Some people say gratitude is a medicine—that saying “thank you” for every experience is key to good mental health.
And that doesn’t mean we should be grateful or thankful only on special days like Thanksgiving or Christmas. It’s easy (for me) to be thankful for the usual things: for my family, for my health, for hugs from Joy, for kisses from Deb, for my career, for living in a time of peace (the first Thanksgiving America has not been at war in 21 years), for the food on my plate (and Instacart!).
But we should also find a way to say “thank you” for the less obvious things: for the setbacks, for the people who irritate us, for having our life disrupted by a pandemic, for the loss of a job or whatever other problems we might be experiencing.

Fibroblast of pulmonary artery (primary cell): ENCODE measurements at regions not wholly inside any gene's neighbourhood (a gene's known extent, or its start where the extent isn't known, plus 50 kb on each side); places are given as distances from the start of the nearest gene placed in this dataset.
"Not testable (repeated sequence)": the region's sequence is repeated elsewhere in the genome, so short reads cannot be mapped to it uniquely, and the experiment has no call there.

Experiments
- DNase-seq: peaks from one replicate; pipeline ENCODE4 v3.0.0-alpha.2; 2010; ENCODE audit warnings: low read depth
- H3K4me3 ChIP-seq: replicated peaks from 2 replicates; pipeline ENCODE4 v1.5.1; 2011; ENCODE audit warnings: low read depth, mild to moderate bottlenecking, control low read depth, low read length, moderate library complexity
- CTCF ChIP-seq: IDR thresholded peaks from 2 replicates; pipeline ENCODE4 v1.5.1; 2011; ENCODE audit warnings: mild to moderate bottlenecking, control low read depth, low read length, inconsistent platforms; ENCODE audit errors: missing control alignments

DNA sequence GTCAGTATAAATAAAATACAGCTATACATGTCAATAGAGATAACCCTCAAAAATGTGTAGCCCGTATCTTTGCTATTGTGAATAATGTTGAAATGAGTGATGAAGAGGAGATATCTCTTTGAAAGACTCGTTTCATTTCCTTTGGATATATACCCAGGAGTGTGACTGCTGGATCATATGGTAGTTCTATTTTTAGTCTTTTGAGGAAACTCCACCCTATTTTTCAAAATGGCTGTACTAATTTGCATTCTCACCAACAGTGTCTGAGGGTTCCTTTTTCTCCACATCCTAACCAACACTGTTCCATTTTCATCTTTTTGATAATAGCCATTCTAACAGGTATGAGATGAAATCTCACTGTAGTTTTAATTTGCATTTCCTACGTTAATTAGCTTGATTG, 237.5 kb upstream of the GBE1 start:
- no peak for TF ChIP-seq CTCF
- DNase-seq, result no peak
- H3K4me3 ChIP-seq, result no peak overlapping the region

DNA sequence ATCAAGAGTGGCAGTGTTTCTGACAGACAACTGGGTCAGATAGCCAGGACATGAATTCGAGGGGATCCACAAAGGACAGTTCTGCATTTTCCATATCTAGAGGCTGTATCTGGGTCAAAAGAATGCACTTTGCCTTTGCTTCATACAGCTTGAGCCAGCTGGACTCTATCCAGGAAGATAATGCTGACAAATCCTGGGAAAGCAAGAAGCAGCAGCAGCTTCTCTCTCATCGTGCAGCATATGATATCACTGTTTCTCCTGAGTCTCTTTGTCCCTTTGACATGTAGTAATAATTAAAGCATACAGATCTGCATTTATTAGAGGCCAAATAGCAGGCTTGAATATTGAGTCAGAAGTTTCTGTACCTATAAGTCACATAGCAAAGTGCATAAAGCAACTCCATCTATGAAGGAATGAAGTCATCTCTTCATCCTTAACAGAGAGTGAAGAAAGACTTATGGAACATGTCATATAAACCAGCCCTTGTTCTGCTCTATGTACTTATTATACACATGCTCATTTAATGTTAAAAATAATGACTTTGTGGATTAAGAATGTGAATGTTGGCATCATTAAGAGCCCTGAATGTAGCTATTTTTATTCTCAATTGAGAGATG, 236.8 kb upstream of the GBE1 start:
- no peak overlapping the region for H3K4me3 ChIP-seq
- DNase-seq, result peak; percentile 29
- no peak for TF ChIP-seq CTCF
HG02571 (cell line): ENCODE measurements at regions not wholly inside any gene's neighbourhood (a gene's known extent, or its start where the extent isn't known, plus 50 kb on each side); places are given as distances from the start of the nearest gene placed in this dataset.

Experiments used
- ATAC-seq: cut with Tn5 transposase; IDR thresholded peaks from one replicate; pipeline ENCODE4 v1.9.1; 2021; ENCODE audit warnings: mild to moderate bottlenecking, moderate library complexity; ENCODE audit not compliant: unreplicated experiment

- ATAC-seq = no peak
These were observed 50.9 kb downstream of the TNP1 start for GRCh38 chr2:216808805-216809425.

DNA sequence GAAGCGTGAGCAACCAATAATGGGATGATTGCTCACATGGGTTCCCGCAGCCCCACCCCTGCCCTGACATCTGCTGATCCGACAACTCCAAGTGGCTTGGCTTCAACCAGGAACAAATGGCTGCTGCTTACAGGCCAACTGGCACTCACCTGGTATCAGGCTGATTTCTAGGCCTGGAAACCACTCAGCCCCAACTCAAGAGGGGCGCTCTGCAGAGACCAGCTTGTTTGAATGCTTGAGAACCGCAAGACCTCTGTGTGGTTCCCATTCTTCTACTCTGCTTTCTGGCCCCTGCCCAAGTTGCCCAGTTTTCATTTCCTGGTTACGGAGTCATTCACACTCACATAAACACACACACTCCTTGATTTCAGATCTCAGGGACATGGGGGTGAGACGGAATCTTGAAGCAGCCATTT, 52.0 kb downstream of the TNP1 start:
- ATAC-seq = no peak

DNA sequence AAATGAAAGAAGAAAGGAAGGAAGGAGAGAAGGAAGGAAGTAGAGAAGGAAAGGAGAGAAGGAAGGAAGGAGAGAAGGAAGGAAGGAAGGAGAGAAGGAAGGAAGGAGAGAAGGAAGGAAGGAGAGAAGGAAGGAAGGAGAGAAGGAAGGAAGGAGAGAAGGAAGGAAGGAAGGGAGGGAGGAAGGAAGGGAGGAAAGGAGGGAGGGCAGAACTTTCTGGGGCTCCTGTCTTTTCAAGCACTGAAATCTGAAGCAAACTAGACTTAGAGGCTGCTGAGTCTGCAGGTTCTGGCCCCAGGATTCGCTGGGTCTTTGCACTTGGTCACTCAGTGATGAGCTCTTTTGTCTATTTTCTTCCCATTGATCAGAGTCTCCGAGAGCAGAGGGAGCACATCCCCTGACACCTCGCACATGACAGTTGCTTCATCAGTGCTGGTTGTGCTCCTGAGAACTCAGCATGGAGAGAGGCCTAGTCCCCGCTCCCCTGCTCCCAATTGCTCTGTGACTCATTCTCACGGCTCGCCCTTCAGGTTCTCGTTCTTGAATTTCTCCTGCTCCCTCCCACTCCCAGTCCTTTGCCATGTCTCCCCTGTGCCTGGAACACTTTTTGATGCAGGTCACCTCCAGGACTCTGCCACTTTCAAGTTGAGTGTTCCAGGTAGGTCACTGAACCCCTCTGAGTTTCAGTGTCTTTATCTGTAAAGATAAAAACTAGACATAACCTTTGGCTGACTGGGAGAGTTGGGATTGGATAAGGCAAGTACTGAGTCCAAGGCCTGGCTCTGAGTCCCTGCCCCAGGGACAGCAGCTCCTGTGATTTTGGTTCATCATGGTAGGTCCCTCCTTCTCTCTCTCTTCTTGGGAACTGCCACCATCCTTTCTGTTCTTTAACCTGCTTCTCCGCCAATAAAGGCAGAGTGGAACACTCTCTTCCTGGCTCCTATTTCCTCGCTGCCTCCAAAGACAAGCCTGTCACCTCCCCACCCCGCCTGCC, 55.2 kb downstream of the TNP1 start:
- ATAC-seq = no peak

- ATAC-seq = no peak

That pain in my knees (yes, both knees now)—thank you, it’s making me take things slow. That 30 pounds of weight gain—thanks for reminding me that I’m not getting enough exercise. That mistake I made—thank you for reminding me to be more careful, for teaching me a lesson. The pandemic—thank you, for the hundreds and hundreds of days at home with Joy and Deb. Thank you, for showing me what is and is not essential. Thank you, for giving me the opportunity to structure my life around the people and routines that matter most.
Every situation has two handles. You can decide to grab on to anger or appreciation. You can pick up the handle of resentment or of gratitude. I pick up anger every day. But Joy Elizabeth is helping me pick up gratitude more often.
So as you gather around your family and friends this Thanksgiving (or Christmas), appreciate it and give thanks for all the obvious stuff.
Just make sure that when the holiday passes, as you go back to your everyday, ordinary life that you make gratitude a regular part of it. Again—not simply for what is easy to like, but for all of it, for every day.